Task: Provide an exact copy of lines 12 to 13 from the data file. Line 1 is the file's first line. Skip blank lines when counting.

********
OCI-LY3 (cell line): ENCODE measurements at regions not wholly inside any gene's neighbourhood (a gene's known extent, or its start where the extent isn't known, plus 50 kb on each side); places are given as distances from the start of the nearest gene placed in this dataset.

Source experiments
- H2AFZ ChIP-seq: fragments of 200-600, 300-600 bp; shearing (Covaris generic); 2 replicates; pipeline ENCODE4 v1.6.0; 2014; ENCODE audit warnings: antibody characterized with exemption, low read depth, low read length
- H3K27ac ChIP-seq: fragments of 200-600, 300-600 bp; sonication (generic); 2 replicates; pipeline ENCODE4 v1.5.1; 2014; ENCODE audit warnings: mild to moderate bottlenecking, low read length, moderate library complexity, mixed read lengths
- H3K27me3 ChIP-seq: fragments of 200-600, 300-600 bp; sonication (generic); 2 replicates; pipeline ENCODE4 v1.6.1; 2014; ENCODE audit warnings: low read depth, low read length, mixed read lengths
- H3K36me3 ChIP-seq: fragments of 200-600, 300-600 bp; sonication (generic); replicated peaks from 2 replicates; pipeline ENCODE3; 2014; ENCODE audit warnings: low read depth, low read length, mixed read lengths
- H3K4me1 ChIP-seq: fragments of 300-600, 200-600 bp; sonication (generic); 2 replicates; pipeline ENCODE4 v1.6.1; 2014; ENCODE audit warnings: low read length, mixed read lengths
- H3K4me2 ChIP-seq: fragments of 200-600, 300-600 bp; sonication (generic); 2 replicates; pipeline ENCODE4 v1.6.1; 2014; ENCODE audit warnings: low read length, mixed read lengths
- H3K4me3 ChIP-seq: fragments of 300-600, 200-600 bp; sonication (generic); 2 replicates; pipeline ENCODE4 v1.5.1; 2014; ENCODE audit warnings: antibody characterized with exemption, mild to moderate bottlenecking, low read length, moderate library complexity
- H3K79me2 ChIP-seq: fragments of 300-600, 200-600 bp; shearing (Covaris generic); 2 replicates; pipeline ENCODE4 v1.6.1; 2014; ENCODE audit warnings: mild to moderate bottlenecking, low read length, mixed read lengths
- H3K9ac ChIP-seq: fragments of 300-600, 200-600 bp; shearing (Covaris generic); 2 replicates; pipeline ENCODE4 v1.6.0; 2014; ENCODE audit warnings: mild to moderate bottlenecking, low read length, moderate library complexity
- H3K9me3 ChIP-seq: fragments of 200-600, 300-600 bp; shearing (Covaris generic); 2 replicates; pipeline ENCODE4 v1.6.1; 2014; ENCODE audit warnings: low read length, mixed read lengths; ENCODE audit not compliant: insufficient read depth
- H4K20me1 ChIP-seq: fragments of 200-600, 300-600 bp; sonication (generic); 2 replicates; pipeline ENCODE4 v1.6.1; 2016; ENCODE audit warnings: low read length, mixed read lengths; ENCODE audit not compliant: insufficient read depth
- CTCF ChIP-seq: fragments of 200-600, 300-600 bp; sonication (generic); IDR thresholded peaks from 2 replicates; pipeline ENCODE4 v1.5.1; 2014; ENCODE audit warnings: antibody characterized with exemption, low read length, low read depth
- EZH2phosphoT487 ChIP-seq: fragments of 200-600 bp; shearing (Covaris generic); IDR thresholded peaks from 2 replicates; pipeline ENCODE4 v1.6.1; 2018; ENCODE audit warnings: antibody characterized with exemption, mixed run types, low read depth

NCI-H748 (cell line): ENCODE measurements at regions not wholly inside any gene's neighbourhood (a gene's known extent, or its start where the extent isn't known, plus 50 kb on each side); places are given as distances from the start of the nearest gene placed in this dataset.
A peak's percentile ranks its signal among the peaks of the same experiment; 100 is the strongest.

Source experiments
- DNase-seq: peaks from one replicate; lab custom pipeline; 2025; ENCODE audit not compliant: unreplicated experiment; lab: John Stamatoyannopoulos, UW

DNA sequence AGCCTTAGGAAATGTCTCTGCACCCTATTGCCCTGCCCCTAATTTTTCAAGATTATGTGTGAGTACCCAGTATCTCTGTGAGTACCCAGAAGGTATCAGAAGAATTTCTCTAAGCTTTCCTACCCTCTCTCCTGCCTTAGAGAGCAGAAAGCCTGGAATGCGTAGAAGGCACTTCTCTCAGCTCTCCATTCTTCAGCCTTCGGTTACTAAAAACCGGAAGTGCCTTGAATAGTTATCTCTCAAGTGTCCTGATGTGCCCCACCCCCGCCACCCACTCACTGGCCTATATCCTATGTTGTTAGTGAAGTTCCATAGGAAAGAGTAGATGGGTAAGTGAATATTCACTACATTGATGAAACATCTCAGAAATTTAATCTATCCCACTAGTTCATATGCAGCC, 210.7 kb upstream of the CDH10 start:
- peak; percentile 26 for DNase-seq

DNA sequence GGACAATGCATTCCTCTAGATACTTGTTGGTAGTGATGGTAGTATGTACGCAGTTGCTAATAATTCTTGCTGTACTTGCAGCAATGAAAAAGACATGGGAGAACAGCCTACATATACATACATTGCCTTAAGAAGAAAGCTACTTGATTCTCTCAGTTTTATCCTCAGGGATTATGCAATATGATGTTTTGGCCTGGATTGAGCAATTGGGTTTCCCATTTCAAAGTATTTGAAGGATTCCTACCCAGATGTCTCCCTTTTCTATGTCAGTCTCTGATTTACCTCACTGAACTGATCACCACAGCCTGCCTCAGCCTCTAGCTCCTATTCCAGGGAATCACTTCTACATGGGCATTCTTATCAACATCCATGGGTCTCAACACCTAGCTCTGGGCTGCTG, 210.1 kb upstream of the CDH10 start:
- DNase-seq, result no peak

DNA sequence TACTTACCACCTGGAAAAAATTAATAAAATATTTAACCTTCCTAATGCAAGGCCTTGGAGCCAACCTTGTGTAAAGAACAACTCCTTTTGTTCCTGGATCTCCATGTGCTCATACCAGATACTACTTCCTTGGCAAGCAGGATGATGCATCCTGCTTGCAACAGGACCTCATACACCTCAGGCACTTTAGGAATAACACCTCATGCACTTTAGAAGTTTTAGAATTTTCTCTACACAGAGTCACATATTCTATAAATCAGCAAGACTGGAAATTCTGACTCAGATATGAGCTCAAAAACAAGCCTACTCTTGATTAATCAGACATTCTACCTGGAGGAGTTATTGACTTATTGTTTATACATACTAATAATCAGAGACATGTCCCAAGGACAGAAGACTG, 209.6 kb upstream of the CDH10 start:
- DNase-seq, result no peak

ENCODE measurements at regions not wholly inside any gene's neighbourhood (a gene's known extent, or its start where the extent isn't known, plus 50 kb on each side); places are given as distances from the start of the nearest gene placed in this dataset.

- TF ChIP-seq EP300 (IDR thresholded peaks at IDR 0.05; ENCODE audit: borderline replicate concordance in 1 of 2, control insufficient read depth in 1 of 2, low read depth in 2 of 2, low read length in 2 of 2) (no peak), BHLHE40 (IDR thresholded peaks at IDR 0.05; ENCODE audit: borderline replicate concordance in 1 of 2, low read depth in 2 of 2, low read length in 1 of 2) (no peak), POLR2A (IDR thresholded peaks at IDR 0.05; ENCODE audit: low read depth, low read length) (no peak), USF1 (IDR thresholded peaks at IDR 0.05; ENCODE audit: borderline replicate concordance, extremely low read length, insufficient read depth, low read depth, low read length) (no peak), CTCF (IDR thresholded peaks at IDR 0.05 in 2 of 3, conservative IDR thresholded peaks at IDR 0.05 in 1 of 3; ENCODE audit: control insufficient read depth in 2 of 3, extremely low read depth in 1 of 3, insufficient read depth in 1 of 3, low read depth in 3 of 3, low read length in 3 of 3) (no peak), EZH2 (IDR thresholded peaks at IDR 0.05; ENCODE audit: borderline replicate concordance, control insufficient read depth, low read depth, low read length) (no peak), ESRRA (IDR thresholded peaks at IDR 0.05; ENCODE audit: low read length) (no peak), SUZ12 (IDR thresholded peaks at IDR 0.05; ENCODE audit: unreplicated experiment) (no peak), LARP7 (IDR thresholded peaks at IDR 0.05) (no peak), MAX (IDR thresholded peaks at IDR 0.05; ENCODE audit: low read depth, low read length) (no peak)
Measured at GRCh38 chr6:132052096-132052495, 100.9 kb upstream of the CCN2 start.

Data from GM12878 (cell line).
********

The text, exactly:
- H3K9me3 ChIP-seq: fragments of 200-600, 300-600 bp; shearing (Covaris generic); 2 replicates; pipeline ENCODE4 v1.6.1; 2014; ENCODE audit warnings: low read length, mixed read lengths; ENCODE audit not compliant: insufficient read depth
- H4K20me1 ChIP-seq: fragments of 200-600, 300-600 bp; sonication (generic); 2 replicates; pipeline ENCODE4 v1.6.1; 2016; ENCODE audit warnings: low read length, mixed read lengths; ENCODE audit not compliant: insufficient read depth